Remember the Nigerian Prince email scam? It goes something like this: “I’m a very rich Nigerian Prince with a cash flow dilemma, and if you give me money today, I’ll give you more money tomorrow.” I’m paraphrasing, but you get the idea.
New York, are you ready?
We’re building Momentum: an all killer, no filler event this November.
I usually love a good jab at online scams, but I’m a little raw these days.
I recently got together with a bunch of my ‘founder friends’ for drinks and details. We had all closed nice rounds recently and, as per usual, decided to get together for a night away from the office to blow off some steam. Each of us shared the details of how our round came together, the metrics, the people involved, etc.
At this dinner I realized I was sitting next to the Nigerian Princes of Silicon Valley. Each of them had run what I would consider a scam, or what some might call “hacking a round.”
As an entrepreneur who has raised capital with three different companies and helped friends raise even more, I am not shy about selling the dream, and I recognize how much energy and imagination it takes – but what I heard from my peers was nothing short of Goldman Sachs Elevator material. Check out @GSElevator on Twitter if you haven’t – it’s amazing (and awful).
Scam 1: The last taste
Over drinks, one of my buddies was sharing how he started out this round by sending the following email:
Great News! Remember that fundraising round I told you we were about to open? Well, we opened it last week and we are set to close $1.25M, we have room for $250k. We have three folks who want it, but since we like you we would like to give it to you, but we need to know in the next 72 hours.
Please let me know if you are interested. We have lots of momentum and so we want act fast, hope you understand.
Isn’t this the Nigerian Prince scam adapted to Silicon Valley? False sense of supply and demand, act fast or lose out, mixed with sleight of hand? In this instance, instead of a prince born to a king, insert a CEO knighted by investors.
Raising a round is hard – and it hurts to hear “no” over and over and over again. But this sort of bum rush letting people get that last taste just feels like a sad attempt to create a swirl. I would be curious what the retention rate on investors is for these founders that run this process.
Scam 2: The big lead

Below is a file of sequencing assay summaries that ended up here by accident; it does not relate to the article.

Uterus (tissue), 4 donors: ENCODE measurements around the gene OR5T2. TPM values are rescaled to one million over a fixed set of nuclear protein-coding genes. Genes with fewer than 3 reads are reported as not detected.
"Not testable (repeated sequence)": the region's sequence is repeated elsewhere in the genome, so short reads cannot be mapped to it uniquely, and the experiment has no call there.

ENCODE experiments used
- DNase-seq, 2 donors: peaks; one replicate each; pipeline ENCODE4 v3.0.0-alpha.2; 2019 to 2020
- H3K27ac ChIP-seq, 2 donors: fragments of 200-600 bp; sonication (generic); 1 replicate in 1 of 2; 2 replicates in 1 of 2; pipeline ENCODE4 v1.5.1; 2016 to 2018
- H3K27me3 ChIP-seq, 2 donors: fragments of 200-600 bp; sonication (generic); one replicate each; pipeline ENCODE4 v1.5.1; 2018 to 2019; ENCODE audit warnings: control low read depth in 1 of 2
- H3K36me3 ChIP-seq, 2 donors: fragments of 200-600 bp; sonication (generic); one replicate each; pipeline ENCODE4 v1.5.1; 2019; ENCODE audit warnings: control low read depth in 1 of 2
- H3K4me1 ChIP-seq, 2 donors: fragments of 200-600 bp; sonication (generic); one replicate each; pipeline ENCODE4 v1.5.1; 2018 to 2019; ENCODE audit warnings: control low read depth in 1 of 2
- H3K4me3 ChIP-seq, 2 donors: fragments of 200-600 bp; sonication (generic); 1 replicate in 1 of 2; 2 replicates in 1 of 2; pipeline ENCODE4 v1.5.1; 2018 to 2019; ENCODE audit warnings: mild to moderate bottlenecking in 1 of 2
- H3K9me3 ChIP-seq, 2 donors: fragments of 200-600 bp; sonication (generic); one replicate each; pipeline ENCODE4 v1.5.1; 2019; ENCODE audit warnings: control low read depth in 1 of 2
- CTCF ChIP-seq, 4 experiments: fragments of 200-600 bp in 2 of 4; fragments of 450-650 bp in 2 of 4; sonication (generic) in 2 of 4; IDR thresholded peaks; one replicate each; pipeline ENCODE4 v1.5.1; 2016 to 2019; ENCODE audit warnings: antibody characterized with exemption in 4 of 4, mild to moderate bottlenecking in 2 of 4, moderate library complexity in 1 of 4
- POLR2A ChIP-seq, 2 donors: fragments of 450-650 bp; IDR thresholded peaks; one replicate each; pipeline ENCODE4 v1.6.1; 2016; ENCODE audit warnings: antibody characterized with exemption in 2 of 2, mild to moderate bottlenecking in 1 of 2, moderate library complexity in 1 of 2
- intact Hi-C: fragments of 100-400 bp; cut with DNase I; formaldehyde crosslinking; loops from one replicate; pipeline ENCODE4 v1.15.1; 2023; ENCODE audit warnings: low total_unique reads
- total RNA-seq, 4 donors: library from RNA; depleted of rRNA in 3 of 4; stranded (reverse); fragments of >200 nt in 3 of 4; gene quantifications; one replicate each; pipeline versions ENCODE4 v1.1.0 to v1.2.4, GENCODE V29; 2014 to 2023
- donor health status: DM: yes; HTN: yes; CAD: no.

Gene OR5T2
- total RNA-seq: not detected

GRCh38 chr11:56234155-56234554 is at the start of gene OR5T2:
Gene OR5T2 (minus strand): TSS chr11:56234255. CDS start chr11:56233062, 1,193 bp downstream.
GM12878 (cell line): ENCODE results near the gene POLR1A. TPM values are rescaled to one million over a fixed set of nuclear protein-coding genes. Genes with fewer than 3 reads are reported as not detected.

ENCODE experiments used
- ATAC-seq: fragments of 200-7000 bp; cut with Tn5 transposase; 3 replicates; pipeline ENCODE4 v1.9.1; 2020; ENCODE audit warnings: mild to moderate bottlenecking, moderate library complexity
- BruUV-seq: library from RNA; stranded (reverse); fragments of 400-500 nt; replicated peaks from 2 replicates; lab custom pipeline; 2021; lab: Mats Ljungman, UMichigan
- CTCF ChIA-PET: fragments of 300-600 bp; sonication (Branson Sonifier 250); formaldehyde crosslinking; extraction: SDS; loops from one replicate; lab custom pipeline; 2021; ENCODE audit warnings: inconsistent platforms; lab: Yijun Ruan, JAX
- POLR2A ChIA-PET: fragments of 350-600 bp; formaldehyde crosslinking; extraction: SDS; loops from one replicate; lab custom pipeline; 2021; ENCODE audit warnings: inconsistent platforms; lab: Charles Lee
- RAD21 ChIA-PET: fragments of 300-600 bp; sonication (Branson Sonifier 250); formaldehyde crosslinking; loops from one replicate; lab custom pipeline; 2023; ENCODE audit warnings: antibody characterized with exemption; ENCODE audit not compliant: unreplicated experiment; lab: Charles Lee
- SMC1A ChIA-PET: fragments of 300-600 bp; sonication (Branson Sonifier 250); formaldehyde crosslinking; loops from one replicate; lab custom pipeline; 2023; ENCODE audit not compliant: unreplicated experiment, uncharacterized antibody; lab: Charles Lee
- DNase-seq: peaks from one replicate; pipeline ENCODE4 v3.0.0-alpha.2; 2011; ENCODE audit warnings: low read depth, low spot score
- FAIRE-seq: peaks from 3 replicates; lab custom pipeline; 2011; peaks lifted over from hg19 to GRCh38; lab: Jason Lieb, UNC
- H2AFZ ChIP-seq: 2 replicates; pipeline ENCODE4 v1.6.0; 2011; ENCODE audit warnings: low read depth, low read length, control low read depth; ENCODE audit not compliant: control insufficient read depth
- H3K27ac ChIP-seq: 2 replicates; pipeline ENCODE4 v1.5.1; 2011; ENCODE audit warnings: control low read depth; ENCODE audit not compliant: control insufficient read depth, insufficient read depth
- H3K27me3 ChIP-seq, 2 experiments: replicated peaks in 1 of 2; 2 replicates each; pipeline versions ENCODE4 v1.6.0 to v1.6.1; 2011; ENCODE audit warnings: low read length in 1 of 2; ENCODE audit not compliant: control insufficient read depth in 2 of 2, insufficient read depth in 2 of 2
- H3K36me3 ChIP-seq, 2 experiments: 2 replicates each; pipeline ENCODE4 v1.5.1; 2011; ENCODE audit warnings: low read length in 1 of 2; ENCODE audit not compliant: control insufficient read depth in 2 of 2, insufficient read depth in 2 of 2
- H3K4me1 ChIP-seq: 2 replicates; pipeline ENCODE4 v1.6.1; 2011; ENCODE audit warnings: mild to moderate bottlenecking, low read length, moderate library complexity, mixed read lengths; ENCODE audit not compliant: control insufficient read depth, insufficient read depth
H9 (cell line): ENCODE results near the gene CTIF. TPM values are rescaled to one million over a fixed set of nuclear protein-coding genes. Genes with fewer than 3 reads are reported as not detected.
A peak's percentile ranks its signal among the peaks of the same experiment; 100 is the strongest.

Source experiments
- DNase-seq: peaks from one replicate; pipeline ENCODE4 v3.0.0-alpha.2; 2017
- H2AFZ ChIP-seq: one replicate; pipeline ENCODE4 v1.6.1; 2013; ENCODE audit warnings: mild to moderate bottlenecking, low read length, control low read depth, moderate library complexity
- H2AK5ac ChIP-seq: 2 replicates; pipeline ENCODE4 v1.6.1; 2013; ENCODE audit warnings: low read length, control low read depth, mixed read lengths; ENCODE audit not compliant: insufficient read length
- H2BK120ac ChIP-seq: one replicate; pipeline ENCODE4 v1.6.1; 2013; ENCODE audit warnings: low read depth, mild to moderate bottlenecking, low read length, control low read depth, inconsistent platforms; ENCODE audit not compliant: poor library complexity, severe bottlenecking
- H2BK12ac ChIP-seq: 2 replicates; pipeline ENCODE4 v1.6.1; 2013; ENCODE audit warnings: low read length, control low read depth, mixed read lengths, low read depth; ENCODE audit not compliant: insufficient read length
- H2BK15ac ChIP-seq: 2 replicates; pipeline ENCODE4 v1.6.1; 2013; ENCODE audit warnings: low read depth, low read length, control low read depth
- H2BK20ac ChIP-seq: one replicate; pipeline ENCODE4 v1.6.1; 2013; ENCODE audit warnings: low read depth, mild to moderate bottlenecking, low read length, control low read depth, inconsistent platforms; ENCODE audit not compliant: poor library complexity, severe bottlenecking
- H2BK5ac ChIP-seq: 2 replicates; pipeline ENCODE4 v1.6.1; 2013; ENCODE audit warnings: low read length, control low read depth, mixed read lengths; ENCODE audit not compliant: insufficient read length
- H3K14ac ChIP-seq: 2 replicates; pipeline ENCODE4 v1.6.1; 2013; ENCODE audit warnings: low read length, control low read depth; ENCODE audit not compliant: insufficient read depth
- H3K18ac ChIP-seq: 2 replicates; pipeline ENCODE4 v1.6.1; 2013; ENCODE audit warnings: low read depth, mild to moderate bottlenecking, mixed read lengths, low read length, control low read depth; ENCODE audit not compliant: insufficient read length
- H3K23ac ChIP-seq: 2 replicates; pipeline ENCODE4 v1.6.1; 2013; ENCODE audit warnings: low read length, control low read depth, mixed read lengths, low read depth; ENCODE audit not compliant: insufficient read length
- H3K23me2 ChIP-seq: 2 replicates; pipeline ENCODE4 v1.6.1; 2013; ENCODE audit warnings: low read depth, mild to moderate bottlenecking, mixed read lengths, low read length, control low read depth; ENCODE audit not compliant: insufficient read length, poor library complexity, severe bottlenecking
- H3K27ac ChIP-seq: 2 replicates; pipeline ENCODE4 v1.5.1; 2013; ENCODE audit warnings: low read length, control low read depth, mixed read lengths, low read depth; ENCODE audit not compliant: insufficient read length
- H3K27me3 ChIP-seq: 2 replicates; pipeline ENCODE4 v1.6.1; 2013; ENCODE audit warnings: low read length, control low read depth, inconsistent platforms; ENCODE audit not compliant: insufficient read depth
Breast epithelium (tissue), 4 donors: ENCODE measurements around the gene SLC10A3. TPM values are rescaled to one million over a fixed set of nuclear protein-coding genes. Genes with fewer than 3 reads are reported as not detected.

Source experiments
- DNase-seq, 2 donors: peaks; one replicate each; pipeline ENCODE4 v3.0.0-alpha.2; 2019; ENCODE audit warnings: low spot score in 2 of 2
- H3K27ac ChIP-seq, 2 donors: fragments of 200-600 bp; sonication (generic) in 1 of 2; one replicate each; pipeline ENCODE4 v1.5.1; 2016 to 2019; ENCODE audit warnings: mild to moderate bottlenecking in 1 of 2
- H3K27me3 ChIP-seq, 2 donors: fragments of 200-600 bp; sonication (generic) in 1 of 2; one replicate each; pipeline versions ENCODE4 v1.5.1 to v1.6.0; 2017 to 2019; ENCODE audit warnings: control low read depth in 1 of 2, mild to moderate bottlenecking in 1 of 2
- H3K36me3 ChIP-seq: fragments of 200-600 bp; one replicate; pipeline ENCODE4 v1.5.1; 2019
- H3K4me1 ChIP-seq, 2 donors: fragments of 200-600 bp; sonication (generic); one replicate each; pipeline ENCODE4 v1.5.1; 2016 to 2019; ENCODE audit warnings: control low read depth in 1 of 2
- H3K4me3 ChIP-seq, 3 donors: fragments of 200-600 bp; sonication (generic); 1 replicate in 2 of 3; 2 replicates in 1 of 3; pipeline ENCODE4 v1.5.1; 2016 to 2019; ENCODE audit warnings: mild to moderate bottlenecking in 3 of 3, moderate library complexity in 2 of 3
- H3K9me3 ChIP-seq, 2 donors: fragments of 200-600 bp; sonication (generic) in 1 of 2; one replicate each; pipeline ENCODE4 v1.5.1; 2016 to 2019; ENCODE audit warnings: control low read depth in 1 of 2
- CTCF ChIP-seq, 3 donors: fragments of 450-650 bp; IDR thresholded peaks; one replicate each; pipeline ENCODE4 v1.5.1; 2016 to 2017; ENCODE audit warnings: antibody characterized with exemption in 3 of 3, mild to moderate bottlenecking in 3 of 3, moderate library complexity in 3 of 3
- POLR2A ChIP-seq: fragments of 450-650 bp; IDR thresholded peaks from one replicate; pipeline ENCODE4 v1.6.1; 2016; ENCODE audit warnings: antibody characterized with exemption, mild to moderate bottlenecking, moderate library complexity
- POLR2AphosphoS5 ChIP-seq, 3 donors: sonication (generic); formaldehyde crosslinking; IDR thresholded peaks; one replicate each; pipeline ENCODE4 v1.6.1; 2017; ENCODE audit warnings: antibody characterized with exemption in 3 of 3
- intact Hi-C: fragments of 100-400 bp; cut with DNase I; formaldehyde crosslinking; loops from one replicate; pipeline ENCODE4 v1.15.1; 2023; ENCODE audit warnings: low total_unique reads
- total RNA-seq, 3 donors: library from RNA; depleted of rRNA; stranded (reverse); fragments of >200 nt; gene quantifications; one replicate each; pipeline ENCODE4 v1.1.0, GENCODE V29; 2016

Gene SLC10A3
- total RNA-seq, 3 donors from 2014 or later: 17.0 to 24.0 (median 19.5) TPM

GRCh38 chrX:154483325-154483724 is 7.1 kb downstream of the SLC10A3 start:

I got an email a few weeks ago from one of the buddies I invest with – a Series A funded company was looking for a bridge loan of $2M – they claimed to have $1.5M ‘locked in’ from a MAJOR player in the space, and only needed $500k and the bridge would be done. They thought our team would be great for some pretty solid reasons, and so we decided to take a look.
They flooded us with details, numbers, everything an investor would want to see before investing… in fact it was too much info.
You know how in some movies there is a scene where someone says “it’s quiet, almost too quiet…” – this was the opposite of that. I thought about my friends who had recently raised ‘the last $250k’ of their round $250k at a time, six times over… and I felt kind of sick to my stomach. I had just been sent an email from Nigerian Prince 2.0.
I called the CEO, and asked him why they needed a bridge of $2M from new investors considering they had already raised $7M? He was quiet…
I chimed in – “it can only be two things, either your investors don’t know you need the money but you can raise a bridge without permission, or you didn’t hit your numbers and you think you have an ace up your sleeve, and you want runway to get it so you can raise a nice, healthy B…” — He admitted it was the latter, and started to sell me on this ace like it was the second coming.
Needless to say, we didn’t invest. The bridge terms weren’t consistent with a company in that spot, and the founder wasn’t honest from the jump, so we passed.
I learned last week that the MAJOR lead of this bridge that was ‘locked in’ for $1.5M didn’t ever fund. I wasn’t surprised.
Scam 3: We are oversubscribed, but I can let you in
This is one of my favorites. I have a friend who has started three companies, and each one has started with the same story – he is about to open his round but they are already oversubscribed.
Every time we would connect he had his chest puffed out like King Farouk, however every time we would get together I noticed that despite the fact that his round was full before he even opened it, he would be able to cut friends in, essentially carve out $250k – because of past things, because he likes you, etc.
I saw him raise over $2M over the course of two companies on rounds that were ‘over-subscribed.
Now, unlike the Nigerian Prince who operates from afar, this was hand-to-hand combat with a heavy personal con game being run. It was amazing to watch, and I admired the guts it took to say he had the chips in his stack and the cards in his hand despite the fact that we weren’t even at a table… but I learned something from him… I call it BYOT – bring your own table.
I want to issue a call to founders: Stop it. Stop playing this game, stop making shit up, and start building something people want.
It is hard to raise money, we all hate it, but it is what we signed up for. Companies that raise seed rounds running fast and loose are setting themselves up for a hard future, and companies that can’t raise money being honest probably aren’t good ideas and should work harder on building value than selling the dream.
I will admit, I didn’t raise over $10M in capital for operating companies over the past several years acting like an altar boy, but I can look every one of my investors in the eye and tell them I have been truthful, acted with integrity, and always shown them real information and real updates with progress.
Investors fall out, positions change hands, but who you are is constant. Please don’t poison the well of SV by running 90’s email con games. Thanks.